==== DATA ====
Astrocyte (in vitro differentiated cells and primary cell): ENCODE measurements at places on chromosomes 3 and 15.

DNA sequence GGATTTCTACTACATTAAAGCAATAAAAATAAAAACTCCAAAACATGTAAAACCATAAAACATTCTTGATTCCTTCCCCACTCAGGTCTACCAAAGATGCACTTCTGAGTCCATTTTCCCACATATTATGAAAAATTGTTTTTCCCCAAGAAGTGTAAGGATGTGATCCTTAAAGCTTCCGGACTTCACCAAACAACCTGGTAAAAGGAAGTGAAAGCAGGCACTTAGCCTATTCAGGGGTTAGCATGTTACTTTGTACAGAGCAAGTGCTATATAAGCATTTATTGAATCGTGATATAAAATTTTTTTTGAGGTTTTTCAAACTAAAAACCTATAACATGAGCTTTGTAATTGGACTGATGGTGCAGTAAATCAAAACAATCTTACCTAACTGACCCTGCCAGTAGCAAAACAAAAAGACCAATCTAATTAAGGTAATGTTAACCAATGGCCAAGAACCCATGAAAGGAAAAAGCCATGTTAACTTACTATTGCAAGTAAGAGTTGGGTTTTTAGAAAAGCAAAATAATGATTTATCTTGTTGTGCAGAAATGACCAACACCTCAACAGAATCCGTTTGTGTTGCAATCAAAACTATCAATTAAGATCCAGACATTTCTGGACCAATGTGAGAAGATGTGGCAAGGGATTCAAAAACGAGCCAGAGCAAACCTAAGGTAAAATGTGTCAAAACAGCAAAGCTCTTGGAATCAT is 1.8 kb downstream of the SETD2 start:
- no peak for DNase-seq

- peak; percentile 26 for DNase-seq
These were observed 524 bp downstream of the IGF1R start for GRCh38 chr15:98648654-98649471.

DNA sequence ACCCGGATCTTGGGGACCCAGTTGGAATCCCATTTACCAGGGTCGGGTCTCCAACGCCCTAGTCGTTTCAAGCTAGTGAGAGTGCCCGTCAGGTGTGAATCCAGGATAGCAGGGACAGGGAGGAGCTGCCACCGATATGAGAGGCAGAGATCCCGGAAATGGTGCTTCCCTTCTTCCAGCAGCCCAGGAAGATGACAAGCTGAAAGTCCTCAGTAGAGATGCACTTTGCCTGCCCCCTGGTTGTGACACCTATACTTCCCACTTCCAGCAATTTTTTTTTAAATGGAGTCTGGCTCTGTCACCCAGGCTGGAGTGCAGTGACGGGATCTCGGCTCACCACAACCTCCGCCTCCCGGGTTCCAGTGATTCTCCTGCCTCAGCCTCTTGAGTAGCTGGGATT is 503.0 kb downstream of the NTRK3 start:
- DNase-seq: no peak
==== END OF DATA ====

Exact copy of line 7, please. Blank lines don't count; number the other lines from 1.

- DNase-seq: no peak